MARK EVANS: “Angus came up with the title. I remember when I heard it, I thought it sounded familiar, and ten years later I worked it out—it’s some cartoon character, off Beanie and Cecil, the villain, Captain Pugwash, he used to say that.”

HELEN: “Bon would play demos of music he had to write to. He’d just sit around the hotel room and have it going in the background, formulating ideas. He always had a cassette player, and at the time, his favorite song was “Love To Love You, Baby”, by Donna Summer. Which shows another side to him, musically.”

Bon still sought a lot outside the band.

HELEN: “Angus is pretty straightforward. Bon was almost an intellectual in comparison. The only way he could gauge anything, or write about anything, was to talk about other stuff, and we did a lot of talking. It wasn’t like we went back to his room, had sex for 12 hours and that was that. To be quite honest, I don’t think, say, talking to the road crew or whatever would have been terribly stimulating to him.”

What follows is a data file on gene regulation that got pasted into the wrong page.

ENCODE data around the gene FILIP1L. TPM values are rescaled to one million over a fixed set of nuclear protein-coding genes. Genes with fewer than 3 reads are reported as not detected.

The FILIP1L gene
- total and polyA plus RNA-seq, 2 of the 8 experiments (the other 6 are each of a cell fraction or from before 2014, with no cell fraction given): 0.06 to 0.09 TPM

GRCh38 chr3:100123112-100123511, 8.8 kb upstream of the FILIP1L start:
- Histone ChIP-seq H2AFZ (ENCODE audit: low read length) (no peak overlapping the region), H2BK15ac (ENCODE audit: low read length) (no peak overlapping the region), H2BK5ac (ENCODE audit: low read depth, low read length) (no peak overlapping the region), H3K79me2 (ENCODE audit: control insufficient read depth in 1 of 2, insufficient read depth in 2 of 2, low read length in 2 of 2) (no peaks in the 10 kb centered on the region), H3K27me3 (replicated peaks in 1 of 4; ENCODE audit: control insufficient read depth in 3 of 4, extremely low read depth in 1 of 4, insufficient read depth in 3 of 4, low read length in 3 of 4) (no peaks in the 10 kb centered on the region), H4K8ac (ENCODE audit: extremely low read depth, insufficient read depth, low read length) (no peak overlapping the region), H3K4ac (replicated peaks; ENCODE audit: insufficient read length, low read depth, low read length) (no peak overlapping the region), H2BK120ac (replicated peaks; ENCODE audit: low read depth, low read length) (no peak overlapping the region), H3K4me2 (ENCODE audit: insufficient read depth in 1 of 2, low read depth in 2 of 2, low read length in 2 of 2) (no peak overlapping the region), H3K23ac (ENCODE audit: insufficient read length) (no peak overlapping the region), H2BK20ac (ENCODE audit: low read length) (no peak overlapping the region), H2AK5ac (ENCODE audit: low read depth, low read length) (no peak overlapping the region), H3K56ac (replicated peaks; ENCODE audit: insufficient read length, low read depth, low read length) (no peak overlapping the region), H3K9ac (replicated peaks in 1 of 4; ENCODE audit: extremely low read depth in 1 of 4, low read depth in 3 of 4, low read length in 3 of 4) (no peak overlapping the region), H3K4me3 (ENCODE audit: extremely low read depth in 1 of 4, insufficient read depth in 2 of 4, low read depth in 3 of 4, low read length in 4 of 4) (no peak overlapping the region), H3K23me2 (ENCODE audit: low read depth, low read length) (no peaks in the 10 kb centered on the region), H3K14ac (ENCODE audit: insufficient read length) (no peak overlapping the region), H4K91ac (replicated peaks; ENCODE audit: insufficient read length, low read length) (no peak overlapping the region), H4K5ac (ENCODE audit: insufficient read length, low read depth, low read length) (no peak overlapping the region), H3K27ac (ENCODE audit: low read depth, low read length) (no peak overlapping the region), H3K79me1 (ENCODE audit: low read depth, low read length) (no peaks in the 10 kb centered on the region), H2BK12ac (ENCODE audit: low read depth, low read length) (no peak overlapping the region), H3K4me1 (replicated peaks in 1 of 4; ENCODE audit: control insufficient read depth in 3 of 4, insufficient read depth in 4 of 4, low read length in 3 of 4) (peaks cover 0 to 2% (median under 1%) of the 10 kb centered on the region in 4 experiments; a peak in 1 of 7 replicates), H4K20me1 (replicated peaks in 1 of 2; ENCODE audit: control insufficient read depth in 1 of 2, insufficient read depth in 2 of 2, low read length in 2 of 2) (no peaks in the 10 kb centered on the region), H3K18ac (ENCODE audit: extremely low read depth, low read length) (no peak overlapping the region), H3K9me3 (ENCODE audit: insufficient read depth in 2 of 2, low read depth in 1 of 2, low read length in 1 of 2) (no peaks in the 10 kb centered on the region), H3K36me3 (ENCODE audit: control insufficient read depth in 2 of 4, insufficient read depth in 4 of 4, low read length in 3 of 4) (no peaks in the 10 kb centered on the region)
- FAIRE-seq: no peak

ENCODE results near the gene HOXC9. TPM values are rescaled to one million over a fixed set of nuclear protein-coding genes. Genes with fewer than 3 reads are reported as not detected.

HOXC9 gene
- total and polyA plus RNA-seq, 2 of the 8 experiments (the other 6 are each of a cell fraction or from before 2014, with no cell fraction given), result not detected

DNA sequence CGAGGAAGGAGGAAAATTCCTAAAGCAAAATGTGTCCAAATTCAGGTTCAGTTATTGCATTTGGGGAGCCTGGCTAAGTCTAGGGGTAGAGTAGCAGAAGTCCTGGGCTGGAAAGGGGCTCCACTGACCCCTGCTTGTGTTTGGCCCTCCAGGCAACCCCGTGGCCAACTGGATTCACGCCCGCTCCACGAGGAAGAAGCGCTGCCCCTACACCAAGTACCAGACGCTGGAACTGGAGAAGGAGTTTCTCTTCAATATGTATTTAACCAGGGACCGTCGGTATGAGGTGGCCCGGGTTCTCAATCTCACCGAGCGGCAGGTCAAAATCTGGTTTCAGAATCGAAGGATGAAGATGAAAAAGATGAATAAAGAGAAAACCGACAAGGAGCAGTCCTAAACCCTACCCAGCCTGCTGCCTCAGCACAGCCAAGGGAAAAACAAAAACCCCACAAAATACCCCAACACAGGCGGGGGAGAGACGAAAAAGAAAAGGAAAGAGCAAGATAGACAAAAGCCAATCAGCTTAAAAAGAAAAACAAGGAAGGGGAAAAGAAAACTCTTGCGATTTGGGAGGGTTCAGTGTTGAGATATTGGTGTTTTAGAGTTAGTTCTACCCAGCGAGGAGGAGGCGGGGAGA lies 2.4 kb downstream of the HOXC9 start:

But of course, Bon could mix it with anyone. And if women weren’t present, at least not ladies—as distinct from those with whom your secret was safe—then Bon could be a very bad boy. Bon’s mythic persona was further fuelled by the subsequent publication of a feature story in the Australian edition of Rolling Stone, which opened on Bon vomiting after a show, the victim, apparently, of a “bad bottle of Scotch,” whatever that means. In reality, his drinking was fair to middling. Anthony O’Grady witnessed the same episode, as the band played a few final gigs in Sydney whilst recording the album, and he reported in RAM: “[Bon] sometimes gets the same look that battle-scarred alley fighters have—a look of indifferent bloodlust. Kick ’em in the teeth and they’ll just spit blood and get up again.”